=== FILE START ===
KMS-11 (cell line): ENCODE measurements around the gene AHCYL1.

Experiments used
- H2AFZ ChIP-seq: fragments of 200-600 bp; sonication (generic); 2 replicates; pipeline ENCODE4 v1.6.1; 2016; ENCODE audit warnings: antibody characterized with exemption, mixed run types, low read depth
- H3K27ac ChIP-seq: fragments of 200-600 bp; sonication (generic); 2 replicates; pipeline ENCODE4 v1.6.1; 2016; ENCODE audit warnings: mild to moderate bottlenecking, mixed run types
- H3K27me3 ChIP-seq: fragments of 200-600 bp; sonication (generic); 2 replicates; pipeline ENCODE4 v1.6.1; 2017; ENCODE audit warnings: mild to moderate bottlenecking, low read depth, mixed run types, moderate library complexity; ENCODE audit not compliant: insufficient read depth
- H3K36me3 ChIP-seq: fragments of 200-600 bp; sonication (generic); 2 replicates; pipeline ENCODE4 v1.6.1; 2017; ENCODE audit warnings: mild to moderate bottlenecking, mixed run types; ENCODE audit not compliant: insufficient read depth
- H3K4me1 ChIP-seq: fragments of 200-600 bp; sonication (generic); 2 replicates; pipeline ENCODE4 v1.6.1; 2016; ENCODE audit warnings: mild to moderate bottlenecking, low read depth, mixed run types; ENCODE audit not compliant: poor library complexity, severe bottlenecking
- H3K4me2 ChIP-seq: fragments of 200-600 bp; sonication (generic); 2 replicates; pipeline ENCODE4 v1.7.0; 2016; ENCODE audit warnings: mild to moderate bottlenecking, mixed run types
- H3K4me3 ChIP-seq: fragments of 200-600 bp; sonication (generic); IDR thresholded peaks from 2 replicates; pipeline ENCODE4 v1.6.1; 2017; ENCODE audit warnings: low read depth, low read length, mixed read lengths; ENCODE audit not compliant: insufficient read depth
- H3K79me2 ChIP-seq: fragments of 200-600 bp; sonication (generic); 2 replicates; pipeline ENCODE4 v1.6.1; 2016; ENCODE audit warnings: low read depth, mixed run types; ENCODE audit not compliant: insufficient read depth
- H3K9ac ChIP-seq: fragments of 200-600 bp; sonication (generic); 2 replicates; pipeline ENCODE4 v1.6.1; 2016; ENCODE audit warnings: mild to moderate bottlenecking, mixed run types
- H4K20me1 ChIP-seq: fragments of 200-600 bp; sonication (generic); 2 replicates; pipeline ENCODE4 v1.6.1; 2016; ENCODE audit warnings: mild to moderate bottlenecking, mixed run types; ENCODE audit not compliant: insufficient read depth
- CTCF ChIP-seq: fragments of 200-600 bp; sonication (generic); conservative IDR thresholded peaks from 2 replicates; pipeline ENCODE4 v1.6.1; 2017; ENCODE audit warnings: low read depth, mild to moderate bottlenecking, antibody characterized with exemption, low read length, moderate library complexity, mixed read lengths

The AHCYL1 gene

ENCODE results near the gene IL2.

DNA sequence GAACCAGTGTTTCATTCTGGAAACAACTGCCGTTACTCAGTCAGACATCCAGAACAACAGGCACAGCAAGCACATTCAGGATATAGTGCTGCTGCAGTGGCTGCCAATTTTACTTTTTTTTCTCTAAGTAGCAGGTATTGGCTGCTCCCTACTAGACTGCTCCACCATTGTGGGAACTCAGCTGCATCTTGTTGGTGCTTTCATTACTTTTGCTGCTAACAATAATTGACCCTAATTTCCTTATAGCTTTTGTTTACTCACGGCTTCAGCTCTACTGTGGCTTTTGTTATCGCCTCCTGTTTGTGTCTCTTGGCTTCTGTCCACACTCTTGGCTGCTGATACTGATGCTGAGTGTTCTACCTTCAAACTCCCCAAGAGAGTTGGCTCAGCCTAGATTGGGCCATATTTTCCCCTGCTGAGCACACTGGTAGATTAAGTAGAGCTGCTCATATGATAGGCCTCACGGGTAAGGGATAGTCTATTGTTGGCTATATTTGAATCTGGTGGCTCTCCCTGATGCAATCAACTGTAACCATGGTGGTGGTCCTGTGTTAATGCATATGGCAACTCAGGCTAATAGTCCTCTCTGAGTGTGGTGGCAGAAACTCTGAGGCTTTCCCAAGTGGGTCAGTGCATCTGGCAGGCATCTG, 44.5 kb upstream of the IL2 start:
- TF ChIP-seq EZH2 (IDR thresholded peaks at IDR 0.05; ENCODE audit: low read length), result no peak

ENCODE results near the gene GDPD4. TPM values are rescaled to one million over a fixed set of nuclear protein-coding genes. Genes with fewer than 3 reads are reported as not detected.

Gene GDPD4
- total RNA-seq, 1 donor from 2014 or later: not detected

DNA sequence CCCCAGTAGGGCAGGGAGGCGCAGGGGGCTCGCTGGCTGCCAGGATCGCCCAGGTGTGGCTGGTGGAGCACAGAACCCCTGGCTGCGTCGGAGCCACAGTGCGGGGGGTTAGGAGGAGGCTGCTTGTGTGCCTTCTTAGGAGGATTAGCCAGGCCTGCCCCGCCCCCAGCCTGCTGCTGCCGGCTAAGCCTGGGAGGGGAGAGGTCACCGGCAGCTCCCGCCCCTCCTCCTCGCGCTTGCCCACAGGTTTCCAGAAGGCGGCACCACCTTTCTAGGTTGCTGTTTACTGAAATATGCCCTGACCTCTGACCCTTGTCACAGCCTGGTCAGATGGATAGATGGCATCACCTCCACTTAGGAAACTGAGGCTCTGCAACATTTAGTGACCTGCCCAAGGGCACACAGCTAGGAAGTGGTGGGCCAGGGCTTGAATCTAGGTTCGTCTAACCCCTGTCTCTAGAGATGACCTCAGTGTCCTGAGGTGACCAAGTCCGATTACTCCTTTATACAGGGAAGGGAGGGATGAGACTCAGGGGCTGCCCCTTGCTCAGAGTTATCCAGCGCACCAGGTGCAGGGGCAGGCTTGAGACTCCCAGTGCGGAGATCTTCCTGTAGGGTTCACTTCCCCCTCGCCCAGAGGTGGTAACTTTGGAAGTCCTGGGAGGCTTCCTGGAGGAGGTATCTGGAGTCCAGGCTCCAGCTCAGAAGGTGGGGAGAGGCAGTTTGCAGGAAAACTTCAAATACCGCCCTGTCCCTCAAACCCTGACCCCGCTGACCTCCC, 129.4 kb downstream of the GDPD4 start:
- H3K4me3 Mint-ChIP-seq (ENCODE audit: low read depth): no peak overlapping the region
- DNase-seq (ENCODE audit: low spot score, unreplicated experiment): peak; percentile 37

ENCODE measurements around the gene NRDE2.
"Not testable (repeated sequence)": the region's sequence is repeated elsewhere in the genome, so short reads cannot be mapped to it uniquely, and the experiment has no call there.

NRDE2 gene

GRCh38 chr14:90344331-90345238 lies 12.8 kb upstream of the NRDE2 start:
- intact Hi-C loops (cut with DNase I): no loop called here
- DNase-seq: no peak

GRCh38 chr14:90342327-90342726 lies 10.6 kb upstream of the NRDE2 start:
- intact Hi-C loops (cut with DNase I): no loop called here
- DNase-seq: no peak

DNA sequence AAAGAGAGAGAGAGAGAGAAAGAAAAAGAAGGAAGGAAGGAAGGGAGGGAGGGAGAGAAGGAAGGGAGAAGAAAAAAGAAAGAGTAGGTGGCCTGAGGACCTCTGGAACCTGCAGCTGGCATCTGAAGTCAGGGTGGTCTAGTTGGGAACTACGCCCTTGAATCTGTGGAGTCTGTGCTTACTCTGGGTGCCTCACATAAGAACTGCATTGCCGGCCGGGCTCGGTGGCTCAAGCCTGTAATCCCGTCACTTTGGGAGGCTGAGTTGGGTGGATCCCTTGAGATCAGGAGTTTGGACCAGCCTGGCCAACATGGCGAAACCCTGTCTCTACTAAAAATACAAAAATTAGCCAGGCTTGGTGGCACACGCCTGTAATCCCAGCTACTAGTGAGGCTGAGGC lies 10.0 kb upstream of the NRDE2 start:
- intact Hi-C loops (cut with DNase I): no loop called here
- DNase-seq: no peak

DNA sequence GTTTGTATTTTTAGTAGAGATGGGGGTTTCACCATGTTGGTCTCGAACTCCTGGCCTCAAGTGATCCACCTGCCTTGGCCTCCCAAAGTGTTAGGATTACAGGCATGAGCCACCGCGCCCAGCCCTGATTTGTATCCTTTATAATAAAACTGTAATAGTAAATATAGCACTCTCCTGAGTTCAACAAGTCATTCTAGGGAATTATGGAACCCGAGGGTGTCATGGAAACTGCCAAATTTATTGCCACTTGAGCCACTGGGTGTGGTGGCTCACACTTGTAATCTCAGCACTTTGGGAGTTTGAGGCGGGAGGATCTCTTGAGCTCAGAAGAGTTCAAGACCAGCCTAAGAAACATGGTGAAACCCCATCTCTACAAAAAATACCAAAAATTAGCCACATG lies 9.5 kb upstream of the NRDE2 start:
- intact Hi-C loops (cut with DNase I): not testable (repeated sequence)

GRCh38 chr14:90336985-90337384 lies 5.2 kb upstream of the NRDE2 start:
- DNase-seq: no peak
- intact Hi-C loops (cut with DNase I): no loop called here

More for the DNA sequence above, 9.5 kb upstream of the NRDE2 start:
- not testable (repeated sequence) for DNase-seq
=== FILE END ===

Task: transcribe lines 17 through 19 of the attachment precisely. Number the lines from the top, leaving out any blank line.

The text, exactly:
- TF ChIP-seq EZH2 (IDR thresholded peaks at IDR 0.05; ENCODE audit: low read length), result no peak

ENCODE results near the gene GDPD4. TPM values are rescaled to one million over a fixed set of nuclear protein-coding genes. Genes with fewer than 3 reads are reported as not detected.

Gene GDPD4